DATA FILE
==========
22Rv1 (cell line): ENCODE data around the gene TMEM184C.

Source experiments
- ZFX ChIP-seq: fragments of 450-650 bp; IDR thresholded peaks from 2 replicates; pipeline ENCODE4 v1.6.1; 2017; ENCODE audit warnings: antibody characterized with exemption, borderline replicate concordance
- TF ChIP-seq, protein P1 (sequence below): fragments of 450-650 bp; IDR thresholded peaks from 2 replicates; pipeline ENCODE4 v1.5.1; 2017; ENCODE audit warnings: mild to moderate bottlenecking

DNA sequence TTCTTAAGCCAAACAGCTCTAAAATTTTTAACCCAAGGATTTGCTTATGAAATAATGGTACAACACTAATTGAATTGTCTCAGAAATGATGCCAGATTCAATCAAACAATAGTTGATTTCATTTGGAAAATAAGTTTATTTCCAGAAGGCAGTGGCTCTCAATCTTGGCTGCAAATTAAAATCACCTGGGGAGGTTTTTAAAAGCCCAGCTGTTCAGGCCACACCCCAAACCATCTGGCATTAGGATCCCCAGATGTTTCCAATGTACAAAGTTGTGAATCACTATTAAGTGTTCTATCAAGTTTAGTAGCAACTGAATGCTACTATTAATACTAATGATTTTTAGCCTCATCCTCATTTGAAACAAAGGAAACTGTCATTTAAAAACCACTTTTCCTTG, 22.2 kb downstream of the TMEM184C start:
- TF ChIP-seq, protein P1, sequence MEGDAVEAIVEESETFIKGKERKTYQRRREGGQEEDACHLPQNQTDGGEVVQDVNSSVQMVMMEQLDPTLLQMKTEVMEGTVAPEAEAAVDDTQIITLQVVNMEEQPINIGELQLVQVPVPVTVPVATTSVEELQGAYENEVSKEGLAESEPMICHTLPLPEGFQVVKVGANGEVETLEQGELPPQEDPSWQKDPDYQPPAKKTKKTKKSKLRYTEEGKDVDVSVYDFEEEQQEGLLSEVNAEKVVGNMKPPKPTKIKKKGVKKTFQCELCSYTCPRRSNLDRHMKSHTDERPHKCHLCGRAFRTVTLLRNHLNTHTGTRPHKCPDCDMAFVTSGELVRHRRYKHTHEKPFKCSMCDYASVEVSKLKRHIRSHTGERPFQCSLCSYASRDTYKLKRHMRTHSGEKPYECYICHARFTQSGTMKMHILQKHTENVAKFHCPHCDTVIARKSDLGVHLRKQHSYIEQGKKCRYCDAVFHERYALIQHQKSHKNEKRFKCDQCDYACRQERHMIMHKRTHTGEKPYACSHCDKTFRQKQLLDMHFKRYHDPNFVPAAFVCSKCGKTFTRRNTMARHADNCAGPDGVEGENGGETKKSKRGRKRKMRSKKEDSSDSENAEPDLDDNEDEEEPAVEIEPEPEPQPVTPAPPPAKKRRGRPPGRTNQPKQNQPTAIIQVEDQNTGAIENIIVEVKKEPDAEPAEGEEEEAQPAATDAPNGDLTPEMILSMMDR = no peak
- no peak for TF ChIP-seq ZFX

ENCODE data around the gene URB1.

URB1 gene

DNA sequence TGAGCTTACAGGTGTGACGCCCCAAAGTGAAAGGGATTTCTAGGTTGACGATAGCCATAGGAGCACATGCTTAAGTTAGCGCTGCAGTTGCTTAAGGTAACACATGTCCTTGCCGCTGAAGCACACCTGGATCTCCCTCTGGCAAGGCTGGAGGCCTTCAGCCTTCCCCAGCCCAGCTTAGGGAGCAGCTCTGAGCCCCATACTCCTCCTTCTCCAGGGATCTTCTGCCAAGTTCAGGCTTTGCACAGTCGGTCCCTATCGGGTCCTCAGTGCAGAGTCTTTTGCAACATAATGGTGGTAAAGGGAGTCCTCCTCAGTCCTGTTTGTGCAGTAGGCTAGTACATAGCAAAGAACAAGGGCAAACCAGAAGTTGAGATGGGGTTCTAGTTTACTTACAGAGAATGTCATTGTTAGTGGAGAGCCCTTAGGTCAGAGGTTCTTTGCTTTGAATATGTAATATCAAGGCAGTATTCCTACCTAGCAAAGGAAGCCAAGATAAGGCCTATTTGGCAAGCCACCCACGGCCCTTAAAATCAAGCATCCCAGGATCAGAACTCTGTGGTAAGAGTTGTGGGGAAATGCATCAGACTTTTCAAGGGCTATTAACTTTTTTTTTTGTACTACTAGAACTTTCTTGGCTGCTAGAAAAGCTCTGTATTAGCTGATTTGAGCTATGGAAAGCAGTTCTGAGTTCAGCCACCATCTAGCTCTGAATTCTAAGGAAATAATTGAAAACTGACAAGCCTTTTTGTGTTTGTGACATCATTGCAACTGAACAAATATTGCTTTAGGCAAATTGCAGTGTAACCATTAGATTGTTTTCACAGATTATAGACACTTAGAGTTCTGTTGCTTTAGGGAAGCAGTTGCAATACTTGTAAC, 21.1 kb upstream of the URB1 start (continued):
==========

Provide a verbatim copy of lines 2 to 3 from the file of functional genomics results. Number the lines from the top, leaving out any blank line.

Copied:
Source experiments
- ZFX ChIP-seq: fragments of 450-650 bp; IDR thresholded peaks from 2 replicates; pipeline ENCODE4 v1.6.1; 2017; ENCODE audit warnings: antibody characterized with exemption, borderline replicate concordance